Meantime, let me ask myself one question — Which is better? — To have surrendered to temptation; listened to passion; made no painful effort — no struggle; — but to have sunk down in the silken snare; fallen asleep on the flowers covering it; wakened in a southern clime, amongst the luxuries of a pleasure villa: to have been now living in France, Mr. Rochester’s mistress; delirious with his love half my time — for he would — oh, yes, he would have loved me well for a while. He did love me — no one will ever love me so again. I shall never more know the sweet homage given to beauty, youth, and grace — for never to any one else shall I seem to possess these charms. He was fond and proud of me — it is what no man besides will ever be. — But where am I wandering, and what am I saying, and above all, feeling? Whether is it better, I ask, to be a slave in a fool’s paradise at Marseilles — fevered with delusive bliss one hour — suffocating with the bitterest tears of remorse and shame the next — or to be a village-schoolmistress, free and honest, in a breezy mountain nook in the healthy heart of England?
Yes; I feel now that I was right when I adhered to principle and law, and scorned and crushed the insane promptings of a frenzied moment. God directed me to a correct choice: I thank His providence for the guidance!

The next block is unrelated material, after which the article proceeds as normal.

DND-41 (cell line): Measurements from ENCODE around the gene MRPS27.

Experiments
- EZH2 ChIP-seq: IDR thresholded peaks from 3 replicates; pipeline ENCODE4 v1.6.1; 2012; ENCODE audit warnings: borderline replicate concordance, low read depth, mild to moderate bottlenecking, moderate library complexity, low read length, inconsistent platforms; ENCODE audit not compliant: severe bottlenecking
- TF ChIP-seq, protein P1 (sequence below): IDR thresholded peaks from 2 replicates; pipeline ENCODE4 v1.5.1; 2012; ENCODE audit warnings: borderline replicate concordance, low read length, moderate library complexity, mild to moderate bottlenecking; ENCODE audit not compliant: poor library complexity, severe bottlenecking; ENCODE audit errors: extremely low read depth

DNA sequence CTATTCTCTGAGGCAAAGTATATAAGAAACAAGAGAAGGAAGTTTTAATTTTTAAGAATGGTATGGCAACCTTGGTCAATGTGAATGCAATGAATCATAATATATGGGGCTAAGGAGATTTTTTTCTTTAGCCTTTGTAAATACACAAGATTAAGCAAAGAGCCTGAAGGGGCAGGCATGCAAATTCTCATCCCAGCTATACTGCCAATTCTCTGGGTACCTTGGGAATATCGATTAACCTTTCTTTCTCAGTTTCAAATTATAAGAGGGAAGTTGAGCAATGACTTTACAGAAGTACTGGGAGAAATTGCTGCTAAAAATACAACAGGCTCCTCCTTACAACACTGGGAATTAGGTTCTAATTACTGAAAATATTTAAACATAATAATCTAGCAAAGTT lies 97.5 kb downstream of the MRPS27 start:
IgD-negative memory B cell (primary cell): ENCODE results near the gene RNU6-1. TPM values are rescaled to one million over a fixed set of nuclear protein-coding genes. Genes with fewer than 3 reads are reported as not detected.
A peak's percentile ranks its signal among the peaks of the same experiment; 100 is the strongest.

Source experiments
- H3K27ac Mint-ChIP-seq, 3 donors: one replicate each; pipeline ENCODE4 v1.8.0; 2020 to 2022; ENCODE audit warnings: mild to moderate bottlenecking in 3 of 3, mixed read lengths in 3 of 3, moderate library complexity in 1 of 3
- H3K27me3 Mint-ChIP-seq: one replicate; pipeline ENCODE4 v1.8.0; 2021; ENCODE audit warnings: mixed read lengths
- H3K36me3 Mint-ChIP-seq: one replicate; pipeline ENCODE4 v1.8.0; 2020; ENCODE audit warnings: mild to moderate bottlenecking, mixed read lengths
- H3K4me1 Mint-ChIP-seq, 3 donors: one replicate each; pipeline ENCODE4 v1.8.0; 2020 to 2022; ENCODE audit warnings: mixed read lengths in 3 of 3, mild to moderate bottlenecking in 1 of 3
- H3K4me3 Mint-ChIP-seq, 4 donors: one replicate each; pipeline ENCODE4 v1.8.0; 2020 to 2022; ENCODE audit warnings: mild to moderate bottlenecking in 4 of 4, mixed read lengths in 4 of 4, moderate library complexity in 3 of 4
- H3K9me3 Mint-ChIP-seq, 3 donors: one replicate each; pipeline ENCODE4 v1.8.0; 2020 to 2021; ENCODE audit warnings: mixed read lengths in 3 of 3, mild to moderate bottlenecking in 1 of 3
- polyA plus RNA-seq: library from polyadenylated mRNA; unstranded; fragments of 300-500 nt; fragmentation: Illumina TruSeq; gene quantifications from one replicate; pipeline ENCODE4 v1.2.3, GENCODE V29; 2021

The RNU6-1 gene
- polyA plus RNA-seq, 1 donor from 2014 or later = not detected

Having brought my eventide musings to this point, I rose, went to my door, and looked at the sunset of the harvest-day, and at the quiet fields before my cottage, which, with the school, was distant half a mile from the village. The birds were singing their last strains —
“The air was mild, the dew was balm.”
While I looked, I thought myself happy, and was surprised to find myself ere long weeping — and why? For the doom which had reft me from adhesion to my master: for him I was no more to see; for the desperate grief and fatal fury — consequences of my departure — which might now, perhaps, be dragging him from the path of right, too far to leave hope of ultimate restoration thither. At this thought, I turned my face aside from the lovely sky of eve and lonely vale of Morton — I say lonely, for in that bend of it visible to me there was no building apparent save the church and the parsonage, half-hid in trees, and, quite at the extremity, the roof of Vale Hall, where the rich Mr. Oliver and his daughter lived. I hid my eyes, and leant my head against the stone frame of my door; but soon a slight noise near the wicket which shut in my tiny garden from the meadow beyond it made me look up. A dog — old Carlo, Mr. Rivers’ pointer, as I saw in a moment — was pushing the gate with his nose, and St. John himself leant upon it with folded arms; his brow knit, his gaze, grave almost to displeasure, fixed on me. I asked him to come in.
“No, I cannot stay; I have only brought you a little parcel my sisters left for you. I think it contains a colour-box, pencils, and paper.”